Whilst the software can work with individual images and collections of JPEG files, the best results come from shooting in RAW format, where as much camera sensor information is available as possible.

I’d note that If I first opened images in ACR (Adobe Camera Raw), then any geometry or lens correction adjustments I’d made were carried through to the images processed by the plugin. The software will warn you if settings between the images vary.

If taking a range of shots for creating a single image, then you need to bracket exposures (and keep the ISO and aperture fixed). In this first example I’ve got 5 bracketed exposures selected in Bridge.

selecting images for merging

I just need to select the merge option for HDR Efex 2 (note the old version of the software below it).

running the software

You can use the already selected images, or add individual files via a standard file dialog.

One minor usability gripe I have is that the default text is far too low contrast – grey on dark grey is rarely a good idea.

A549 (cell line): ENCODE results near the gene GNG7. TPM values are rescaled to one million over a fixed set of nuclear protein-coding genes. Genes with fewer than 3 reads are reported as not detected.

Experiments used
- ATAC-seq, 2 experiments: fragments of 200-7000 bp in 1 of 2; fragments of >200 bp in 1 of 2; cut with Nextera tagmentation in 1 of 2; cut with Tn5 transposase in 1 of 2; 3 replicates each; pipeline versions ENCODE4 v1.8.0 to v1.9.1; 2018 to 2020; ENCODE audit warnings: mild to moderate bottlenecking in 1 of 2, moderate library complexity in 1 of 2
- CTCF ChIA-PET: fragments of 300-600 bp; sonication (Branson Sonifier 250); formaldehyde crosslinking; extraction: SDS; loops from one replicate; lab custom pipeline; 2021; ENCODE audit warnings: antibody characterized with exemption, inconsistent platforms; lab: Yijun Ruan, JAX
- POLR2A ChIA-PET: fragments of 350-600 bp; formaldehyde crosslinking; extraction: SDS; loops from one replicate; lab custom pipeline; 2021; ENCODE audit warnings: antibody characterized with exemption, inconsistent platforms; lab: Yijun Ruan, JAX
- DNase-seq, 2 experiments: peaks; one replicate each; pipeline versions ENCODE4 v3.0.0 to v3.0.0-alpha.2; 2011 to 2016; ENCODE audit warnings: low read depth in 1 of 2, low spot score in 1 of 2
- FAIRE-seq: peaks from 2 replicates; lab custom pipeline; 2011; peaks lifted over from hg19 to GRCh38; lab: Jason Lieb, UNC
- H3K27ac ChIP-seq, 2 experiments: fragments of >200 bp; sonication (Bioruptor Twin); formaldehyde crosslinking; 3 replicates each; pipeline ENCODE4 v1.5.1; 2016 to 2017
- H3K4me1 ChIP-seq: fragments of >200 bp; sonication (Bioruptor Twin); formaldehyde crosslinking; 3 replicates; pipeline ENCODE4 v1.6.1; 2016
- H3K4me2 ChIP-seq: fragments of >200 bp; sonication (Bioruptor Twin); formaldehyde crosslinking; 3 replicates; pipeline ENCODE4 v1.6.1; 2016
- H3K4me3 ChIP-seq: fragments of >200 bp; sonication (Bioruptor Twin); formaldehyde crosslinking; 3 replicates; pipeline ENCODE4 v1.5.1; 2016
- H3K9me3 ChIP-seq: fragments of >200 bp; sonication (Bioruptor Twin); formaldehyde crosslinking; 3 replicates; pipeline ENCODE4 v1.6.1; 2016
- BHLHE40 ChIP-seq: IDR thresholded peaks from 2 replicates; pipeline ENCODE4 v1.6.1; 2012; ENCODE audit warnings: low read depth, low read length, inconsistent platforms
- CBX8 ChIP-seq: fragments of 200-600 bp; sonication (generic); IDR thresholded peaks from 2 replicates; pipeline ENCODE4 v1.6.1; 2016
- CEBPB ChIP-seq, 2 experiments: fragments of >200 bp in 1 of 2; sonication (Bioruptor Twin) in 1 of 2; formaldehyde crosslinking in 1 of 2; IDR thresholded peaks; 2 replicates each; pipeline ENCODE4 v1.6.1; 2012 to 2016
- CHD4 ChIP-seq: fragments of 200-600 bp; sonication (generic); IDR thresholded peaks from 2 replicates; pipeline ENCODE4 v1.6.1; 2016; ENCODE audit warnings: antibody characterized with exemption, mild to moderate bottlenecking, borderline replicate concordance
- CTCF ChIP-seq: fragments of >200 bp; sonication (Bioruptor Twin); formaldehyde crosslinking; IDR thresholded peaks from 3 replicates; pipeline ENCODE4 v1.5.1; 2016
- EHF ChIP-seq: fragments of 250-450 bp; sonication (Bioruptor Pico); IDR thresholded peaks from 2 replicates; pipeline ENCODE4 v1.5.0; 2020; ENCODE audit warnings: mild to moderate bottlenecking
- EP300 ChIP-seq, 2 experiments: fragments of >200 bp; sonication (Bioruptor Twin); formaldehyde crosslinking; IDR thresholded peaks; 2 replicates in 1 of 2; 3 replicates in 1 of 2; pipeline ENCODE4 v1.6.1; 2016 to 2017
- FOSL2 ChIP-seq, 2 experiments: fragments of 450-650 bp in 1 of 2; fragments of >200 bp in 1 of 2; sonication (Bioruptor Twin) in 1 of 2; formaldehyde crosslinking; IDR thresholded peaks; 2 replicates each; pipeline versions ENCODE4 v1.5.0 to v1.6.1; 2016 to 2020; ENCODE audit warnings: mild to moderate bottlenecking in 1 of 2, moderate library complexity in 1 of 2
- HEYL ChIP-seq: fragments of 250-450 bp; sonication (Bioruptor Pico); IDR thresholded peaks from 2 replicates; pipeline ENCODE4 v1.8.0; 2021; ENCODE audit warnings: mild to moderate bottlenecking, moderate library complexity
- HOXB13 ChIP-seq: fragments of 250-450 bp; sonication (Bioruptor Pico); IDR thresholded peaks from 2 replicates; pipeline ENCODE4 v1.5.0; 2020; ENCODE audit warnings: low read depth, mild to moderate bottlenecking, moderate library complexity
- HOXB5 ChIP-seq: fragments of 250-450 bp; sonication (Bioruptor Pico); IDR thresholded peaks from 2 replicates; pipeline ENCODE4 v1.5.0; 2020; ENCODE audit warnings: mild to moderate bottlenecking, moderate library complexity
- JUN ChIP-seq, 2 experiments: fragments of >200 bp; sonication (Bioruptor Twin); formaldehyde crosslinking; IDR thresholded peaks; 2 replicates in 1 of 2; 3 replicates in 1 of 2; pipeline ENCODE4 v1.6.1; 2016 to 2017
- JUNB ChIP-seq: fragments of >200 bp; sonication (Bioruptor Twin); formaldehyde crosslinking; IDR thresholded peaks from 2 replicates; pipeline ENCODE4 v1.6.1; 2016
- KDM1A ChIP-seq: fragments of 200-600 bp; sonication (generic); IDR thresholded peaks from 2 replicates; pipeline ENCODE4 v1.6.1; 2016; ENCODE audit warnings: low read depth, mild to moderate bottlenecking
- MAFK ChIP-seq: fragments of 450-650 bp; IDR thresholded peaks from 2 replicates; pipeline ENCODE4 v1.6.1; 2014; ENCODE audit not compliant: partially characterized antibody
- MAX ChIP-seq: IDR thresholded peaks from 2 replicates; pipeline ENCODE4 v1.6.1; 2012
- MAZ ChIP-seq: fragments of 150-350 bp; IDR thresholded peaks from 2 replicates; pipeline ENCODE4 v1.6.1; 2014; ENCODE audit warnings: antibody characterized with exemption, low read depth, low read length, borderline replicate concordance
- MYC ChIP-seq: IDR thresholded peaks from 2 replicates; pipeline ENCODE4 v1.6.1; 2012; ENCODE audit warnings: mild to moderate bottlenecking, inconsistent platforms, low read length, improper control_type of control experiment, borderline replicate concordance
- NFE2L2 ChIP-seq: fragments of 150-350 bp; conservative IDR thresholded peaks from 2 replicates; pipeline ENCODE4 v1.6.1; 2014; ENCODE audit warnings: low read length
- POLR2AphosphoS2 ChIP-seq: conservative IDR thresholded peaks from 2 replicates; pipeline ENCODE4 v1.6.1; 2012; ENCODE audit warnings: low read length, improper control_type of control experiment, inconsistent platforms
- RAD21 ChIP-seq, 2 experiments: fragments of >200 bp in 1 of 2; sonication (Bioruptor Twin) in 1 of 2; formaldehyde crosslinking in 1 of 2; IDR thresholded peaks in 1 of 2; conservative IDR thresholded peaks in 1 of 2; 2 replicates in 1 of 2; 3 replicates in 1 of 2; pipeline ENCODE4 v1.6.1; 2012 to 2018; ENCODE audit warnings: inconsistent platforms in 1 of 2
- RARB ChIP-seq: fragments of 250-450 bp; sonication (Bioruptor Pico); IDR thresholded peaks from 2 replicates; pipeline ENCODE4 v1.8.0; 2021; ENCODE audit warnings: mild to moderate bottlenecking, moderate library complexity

file merge

The merge dialog opens, showing thumbnails of the selected images, some options and a preview that you can adjust to get a feel for the image (move your mouse over the image to see)

Original ImageHover Image

Do note that the preview is not the tonemapped HDR image, just a convenient way of seeing that all you wanted is in the image.

You can make adjustments for lens chromatic aberration at this point (if you’ve not fixed it in your ACR settings)

fixing chromatic aberration

For ghost removal, this is where you select the ‘master image’ – which will be used as the template for what shouldn’t appear in the result (people or cars for example).

The strength of ghost removal is adjustable at this stage.

Here’s the default output from 5 images

default hdr creation from 5 images

For a scene like this, three images would normally be more than enough to capture enough information. Many people try and capture every last bit of detail, from the shadow under the sofa, through to the brightest bit of the sky.